Although we encourage you to visit the Beautiful Science exhibit, we recognize that not everyone is within field trip distance of the Huntington Library in San Marino, California. However, there are many resources about the history of mathematics that are only a mouseclick away. If we’ve piqued your interest, but you are too far away to visit the Beautiful Science exhibit at the Huntington Library, here are two online resources directly related to it:
Additionally, past Convergence articles contain links to many online resources that can be used to enhance the teaching and learning of the history of mathematics. The Columbia University Library contains many “Mathematical Treasures” that can be accessed through an article by Frank Swetz and Victor Katz. These are high quality images and descriptions of pages from over 100 historical texts.
Expanding from texts to mathematics artifacts, the photographs of quipus in the Convergence article, “The Quipu,” by Frank Swetz were taken during an MAA Mathematical Study tour to Peru.
For more artifacts, and a truly virtual field trip related to the history of teaching mathematics, visit the Smithsonian Institute site, “Slates, Slide Rules, and Software: Teaching Math in America.”
Also in the category of virtual museums is the web site of the Museum of the History of Science in Oxford, England. The “Online Exhibits” section of the web site includes the text from within the section panels of many exhibits, in addition to images from the exhibits. This web site can also be accessed through Frank Swetz’s review of the Museum of the History of Science in Convergence. Much like the Smithsonian Institute site, this site gives not only images of mathematics texts and artifacts, but also narrative that completes the pictures and enhances their usefulness.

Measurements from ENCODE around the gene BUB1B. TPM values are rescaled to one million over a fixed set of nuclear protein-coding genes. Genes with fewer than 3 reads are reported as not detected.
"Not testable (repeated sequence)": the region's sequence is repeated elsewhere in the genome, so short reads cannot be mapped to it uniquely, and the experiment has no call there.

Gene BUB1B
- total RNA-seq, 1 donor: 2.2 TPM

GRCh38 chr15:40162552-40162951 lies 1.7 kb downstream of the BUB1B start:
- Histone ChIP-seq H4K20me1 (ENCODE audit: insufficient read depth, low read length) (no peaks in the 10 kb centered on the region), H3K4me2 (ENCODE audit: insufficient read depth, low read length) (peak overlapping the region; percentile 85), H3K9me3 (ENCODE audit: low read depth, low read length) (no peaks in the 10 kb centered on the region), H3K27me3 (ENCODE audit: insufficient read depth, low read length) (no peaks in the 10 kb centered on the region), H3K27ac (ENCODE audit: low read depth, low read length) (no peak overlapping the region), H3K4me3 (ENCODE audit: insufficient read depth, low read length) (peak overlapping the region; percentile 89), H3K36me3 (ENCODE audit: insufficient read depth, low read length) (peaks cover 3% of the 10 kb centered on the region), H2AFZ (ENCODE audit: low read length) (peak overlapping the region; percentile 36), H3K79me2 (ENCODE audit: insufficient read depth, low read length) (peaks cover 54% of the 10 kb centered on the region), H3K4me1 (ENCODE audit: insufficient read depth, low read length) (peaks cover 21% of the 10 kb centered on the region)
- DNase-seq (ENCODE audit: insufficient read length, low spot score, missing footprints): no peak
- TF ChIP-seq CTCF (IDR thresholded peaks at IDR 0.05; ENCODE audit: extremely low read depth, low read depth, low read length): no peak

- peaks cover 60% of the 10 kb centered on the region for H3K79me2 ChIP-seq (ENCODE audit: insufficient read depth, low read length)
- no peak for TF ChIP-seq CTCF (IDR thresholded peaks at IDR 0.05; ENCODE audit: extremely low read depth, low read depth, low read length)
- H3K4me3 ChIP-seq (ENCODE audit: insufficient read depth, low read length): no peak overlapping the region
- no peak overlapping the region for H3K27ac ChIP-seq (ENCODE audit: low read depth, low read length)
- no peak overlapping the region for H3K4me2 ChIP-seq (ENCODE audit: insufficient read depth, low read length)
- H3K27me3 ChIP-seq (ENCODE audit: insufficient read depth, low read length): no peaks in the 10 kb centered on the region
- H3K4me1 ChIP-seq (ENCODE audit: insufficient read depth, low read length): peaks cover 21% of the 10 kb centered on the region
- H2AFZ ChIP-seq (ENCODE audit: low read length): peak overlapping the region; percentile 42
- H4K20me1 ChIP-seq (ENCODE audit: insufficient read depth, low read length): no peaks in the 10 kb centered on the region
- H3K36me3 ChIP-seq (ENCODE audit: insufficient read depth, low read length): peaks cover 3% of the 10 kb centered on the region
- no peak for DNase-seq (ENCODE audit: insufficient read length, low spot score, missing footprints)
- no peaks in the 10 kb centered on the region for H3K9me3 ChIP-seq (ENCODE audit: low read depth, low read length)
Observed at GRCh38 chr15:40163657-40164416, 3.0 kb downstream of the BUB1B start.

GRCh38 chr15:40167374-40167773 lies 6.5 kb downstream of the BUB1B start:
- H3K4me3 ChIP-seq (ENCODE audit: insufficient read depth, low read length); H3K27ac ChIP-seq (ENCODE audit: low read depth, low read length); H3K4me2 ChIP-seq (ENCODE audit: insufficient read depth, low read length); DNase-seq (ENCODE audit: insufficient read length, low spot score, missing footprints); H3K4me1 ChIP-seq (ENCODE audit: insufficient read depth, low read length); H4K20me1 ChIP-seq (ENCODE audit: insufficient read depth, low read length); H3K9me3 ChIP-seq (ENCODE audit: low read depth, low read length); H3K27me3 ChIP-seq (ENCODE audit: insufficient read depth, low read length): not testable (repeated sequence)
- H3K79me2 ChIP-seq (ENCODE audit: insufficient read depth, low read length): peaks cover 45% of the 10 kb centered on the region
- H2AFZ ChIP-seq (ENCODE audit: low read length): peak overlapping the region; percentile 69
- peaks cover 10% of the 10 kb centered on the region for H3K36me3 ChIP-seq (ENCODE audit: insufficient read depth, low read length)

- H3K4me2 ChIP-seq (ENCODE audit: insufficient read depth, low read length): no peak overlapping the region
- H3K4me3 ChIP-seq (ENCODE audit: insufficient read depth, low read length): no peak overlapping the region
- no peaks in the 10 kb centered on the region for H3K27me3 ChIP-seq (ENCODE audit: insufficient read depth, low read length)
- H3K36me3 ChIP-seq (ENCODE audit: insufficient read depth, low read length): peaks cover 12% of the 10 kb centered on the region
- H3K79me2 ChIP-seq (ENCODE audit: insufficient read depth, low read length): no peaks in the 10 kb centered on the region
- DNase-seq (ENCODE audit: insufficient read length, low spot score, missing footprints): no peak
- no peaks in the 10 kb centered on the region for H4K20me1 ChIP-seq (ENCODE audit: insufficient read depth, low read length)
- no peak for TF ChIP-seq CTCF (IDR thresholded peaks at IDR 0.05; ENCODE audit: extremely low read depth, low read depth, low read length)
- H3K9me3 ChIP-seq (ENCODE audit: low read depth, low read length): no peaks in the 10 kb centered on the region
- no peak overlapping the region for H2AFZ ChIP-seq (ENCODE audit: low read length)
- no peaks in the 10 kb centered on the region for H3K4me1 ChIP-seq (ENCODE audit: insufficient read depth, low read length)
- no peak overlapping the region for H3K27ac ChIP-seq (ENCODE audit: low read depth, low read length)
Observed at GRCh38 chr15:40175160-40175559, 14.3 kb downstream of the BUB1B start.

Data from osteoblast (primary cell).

For a more hands-on field trip, historical mathematics resources and resources related to the history of mathematics can be found in a variety of places very near to you. Many university libraries house small collections of old mathematics texts and textbooks that provide an engaging perspective on early math resources. For example, at Cal Poly Pomona, we have found school math textbooks from the 1950s and a 1930 edition of Pappus’ commentary on Book X of Euclid’s Elements. Our library also holds four different editions of Descartes’ Discourse on Method, including a 1934 edition in French and a 1937 English translation, providing a great opportunity for students to compare and contrast.
Many Morrill Land Grant universities own mathematics texts dating back to at least the 1860s. For example, at Montana State University in Bozeman, there are geometry textbooks from the 1880s and an 1893 edition of Ball’s A Short Account of the History of Mathematics. At the University of Wisconsin, Madison, there are microforms of mathematics texts extending back to 1487 and a copy of a 1545 Italian edition of Euclid’s Elements. Sometimes larger libraries’ special collections will also contain historical mathematics artifacts, such as the Mesopotamian cuneiform tablets found at Florida State University, Catholic University of America, University of Pennsylvania, and Brown University.
You and your students may be surprised at the local treasures you are able to find that can be used to enhance your teaching of mathematics and the history of mathematics. Whether online or at a local museum, university, or library, we encourage you to find resources that are readily available in your neighborhood. It’s time for a field trip, so get those permission slips ready ….